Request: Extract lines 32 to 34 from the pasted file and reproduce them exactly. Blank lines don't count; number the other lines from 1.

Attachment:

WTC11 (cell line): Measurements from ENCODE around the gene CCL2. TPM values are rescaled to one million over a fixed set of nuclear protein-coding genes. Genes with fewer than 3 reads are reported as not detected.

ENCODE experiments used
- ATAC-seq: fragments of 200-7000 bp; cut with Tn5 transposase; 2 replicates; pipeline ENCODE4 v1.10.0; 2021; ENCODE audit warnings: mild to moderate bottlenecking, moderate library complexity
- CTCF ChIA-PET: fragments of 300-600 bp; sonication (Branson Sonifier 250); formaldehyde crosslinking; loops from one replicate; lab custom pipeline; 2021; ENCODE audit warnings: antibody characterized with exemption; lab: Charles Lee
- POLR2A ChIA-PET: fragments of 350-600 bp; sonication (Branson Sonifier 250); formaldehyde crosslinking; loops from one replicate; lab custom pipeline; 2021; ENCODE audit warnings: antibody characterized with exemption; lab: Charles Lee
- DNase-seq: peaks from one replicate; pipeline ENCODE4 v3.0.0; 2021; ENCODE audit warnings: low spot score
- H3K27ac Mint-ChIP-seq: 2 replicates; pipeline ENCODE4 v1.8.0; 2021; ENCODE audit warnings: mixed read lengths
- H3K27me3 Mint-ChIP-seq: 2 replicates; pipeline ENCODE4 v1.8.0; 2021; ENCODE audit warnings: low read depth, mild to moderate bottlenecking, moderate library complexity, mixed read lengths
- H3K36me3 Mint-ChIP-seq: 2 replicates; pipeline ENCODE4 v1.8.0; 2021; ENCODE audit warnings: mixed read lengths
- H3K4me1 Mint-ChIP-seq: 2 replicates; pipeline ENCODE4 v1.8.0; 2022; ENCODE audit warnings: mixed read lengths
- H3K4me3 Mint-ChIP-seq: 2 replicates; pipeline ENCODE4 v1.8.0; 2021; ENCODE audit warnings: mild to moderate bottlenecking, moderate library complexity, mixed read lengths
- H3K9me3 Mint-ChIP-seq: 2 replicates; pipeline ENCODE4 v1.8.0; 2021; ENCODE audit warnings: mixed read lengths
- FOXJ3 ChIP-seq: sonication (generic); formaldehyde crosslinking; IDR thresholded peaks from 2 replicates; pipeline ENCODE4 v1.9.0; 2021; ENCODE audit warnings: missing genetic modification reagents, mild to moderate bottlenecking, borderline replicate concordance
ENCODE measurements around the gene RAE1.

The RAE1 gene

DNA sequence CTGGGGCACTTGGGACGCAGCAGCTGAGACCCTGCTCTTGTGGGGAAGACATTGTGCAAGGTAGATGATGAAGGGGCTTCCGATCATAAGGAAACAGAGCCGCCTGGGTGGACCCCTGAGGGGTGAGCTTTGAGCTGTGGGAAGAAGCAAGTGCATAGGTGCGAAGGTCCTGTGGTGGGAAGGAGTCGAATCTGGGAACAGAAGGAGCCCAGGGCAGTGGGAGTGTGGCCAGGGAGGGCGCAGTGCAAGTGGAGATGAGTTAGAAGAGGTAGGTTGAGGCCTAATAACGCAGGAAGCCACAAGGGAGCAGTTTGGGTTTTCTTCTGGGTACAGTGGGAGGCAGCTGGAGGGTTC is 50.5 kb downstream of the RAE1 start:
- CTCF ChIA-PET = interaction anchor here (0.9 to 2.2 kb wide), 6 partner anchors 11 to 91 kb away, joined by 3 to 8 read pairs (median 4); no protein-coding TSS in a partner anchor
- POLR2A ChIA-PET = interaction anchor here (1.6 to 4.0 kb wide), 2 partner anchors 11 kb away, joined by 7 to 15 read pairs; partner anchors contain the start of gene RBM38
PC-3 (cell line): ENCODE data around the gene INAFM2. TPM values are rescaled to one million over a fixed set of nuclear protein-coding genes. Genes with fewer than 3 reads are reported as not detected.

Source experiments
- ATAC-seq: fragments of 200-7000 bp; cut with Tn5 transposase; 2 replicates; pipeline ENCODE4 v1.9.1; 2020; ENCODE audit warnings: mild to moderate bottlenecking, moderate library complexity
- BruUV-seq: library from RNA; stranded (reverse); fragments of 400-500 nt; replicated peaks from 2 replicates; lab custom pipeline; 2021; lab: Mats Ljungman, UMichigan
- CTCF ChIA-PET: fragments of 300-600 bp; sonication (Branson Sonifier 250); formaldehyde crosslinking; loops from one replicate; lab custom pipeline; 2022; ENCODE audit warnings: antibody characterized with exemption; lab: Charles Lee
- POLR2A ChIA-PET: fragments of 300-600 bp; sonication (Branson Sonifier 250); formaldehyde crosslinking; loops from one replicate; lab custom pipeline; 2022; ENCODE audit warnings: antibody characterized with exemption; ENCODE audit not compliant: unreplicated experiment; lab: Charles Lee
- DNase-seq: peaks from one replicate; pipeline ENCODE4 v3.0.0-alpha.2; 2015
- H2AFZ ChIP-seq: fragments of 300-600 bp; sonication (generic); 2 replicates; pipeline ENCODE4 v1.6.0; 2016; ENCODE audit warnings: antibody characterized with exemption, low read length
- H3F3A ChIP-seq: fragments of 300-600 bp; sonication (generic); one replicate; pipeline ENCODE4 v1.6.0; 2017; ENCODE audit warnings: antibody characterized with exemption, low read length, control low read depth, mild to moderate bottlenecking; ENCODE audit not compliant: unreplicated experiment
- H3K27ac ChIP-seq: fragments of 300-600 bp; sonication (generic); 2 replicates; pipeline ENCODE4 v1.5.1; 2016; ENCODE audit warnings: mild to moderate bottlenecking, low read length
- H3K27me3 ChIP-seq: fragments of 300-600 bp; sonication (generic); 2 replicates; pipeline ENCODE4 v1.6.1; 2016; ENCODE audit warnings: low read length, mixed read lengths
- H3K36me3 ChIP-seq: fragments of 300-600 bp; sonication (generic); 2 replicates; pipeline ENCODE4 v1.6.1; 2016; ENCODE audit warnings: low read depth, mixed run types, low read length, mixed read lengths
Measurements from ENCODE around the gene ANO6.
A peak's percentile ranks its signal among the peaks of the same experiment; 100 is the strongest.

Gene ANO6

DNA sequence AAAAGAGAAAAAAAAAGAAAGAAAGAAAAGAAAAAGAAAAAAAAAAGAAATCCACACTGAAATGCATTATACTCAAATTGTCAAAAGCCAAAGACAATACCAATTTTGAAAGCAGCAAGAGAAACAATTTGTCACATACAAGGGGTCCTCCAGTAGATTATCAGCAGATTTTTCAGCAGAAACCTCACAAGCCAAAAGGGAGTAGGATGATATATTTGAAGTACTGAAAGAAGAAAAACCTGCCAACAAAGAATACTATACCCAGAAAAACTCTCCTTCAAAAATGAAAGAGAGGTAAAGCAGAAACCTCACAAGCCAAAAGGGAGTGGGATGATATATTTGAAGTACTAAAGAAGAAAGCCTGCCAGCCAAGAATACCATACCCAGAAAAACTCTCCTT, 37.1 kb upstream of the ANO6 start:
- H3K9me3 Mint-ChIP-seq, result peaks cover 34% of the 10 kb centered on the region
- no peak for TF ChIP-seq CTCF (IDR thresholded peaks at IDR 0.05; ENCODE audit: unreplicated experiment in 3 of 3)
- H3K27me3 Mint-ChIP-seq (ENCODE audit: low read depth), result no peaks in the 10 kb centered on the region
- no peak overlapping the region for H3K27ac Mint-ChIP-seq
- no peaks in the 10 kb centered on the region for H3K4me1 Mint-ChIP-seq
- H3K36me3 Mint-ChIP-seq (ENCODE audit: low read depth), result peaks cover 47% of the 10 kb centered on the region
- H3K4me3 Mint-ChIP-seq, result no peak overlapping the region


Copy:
A peak's percentile ranks its signal among the peaks of the same experiment; 100 is the strongest.

Gene ANO6

DNA sequence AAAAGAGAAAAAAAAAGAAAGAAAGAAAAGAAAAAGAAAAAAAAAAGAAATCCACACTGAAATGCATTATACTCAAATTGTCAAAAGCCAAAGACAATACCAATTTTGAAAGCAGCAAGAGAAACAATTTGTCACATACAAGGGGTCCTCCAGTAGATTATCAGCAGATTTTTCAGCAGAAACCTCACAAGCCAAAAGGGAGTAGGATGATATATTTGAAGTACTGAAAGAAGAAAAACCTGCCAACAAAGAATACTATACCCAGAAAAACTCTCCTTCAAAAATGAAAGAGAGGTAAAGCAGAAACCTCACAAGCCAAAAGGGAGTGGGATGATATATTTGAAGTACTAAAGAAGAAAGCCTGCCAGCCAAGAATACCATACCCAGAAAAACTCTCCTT, 37.1 kb upstream of the ANO6 start: